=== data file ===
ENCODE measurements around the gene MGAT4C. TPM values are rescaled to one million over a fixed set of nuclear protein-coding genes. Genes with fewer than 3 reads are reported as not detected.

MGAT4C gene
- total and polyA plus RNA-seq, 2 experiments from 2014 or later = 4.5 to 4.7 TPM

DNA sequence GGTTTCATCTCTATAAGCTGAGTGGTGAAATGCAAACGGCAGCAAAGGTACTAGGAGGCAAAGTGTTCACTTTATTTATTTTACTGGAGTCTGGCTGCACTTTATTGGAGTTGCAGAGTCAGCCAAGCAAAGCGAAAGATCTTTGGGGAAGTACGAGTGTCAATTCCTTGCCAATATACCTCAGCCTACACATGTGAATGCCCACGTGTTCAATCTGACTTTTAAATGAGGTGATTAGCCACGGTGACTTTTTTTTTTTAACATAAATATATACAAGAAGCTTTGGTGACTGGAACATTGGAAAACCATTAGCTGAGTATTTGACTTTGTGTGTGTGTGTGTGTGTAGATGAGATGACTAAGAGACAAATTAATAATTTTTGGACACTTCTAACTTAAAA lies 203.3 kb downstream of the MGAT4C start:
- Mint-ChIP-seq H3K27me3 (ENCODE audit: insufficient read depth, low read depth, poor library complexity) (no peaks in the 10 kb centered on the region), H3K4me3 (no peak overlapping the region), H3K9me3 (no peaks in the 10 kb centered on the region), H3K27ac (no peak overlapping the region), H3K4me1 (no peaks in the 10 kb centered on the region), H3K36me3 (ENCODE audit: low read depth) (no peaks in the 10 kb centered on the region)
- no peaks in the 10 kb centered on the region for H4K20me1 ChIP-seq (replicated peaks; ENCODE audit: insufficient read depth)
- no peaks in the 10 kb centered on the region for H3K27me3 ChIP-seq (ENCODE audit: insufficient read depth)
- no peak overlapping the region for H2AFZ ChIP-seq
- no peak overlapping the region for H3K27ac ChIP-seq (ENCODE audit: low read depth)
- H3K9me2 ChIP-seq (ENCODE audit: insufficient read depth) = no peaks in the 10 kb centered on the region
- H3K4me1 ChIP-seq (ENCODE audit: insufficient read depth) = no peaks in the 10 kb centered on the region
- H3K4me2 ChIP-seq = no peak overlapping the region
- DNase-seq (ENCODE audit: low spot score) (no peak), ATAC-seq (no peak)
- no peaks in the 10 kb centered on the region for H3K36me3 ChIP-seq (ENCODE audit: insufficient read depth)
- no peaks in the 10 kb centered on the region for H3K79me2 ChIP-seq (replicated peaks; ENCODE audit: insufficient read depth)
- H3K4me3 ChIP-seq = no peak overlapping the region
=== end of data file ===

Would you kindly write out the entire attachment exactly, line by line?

ENCODE measurements around the gene MGAT4C. TPM values are rescaled to one million over a fixed set of nuclear protein-coding genes. Genes with fewer than 3 reads are reported as not detected.

MGAT4C gene
- total and polyA plus RNA-seq, 2 experiments from 2014 or later = 4.5 to 4.7 TPM

DNA sequence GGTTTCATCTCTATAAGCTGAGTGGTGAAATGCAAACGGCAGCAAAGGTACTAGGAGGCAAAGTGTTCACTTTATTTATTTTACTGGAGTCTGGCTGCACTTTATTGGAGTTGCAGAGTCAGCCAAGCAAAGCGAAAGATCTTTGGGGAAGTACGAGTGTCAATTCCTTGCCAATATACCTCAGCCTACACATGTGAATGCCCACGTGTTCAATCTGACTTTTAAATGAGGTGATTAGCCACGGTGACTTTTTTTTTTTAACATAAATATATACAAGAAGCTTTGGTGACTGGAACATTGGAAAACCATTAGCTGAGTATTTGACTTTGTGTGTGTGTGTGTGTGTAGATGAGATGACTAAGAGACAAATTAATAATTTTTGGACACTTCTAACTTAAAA lies 203.3 kb downstream of the MGAT4C start:
- Mint-ChIP-seq H3K27me3 (ENCODE audit: insufficient read depth, low read depth, poor library complexity) (no peaks in the 10 kb centered on the region), H3K4me3 (no peak overlapping the region), H3K9me3 (no peaks in the 10 kb centered on the region), H3K27ac (no peak overlapping the region), H3K4me1 (no peaks in the 10 kb centered on the region), H3K36me3 (ENCODE audit: low read depth) (no peaks in the 10 kb centered on the region)
- no peaks in the 10 kb centered on the region for H4K20me1 ChIP-seq (replicated peaks; ENCODE audit: insufficient read depth)
- no peaks in the 10 kb centered on the region for H3K27me3 ChIP-seq (ENCODE audit: insufficient read depth)
- no peak overlapping the region for H2AFZ ChIP-seq
- no peak overlapping the region for H3K27ac ChIP-seq (ENCODE audit: low read depth)
- H3K9me2 ChIP-seq (ENCODE audit: insufficient read depth) = no peaks in the 10 kb centered on the region
- H3K4me1 ChIP-seq (ENCODE audit: insufficient read depth) = no peaks in the 10 kb centered on the region
- H3K4me2 ChIP-seq = no peak overlapping the region
- DNase-seq (ENCODE audit: low spot score) (no peak), ATAC-seq (no peak)
- no peaks in the 10 kb centered on the region for H3K36me3 ChIP-seq (ENCODE audit: insufficient read depth)
- no peaks in the 10 kb centered on the region for H3K79me2 ChIP-seq (replicated peaks; ENCODE audit: insufficient read depth)
- H3K4me3 ChIP-seq = no peak overlapping the region